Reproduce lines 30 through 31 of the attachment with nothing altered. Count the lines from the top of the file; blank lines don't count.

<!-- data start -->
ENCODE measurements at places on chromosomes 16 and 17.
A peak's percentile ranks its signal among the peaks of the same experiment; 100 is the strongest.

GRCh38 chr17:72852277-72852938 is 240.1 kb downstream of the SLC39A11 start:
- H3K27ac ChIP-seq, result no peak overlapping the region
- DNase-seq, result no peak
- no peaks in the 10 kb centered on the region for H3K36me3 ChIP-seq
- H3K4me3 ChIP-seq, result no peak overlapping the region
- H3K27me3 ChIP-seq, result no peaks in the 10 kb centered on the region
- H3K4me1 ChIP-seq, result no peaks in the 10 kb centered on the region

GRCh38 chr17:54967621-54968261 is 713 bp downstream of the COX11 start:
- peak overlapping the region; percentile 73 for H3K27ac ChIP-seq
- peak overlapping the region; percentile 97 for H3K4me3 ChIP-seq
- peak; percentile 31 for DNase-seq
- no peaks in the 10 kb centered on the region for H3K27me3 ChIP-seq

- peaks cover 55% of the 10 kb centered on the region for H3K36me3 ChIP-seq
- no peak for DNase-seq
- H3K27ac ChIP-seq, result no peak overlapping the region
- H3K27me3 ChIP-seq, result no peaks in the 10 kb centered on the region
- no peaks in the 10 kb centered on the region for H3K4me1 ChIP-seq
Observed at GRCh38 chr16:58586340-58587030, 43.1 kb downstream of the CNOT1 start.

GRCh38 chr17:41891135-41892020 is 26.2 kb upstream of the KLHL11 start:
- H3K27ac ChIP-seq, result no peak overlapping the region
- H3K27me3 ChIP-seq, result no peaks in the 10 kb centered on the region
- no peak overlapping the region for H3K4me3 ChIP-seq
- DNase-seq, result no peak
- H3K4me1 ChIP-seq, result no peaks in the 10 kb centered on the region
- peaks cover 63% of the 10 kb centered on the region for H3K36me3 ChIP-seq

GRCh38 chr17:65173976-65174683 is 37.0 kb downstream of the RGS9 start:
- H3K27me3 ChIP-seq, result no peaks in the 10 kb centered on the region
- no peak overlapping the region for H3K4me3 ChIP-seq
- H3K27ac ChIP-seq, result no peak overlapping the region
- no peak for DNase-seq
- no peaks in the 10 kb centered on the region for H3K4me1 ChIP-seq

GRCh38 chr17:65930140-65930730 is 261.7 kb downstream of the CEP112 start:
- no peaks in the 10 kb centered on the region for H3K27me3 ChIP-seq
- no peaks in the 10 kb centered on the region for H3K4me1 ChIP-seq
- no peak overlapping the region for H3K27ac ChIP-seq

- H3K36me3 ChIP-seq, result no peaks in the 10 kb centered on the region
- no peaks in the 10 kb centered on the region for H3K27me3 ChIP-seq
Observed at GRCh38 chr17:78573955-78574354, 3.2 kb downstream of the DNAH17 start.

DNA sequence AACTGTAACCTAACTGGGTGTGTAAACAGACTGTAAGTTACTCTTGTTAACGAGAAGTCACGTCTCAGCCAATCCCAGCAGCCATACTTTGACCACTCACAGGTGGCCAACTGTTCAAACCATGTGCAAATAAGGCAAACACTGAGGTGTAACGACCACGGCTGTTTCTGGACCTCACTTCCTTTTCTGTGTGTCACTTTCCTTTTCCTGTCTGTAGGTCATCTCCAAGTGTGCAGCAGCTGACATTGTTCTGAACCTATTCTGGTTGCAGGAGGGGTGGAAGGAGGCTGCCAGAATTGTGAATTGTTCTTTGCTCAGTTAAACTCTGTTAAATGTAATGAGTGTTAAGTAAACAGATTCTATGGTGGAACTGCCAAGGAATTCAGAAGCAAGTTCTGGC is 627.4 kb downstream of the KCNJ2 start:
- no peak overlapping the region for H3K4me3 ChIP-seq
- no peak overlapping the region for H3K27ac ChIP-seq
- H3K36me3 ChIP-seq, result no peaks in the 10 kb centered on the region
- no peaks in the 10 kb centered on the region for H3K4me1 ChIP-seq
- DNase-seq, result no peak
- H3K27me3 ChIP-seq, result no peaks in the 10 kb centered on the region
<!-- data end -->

- no peak overlapping the region for H3K4me3 ChIP-seq
- H3K27ac ChIP-seq, result no peak overlapping the region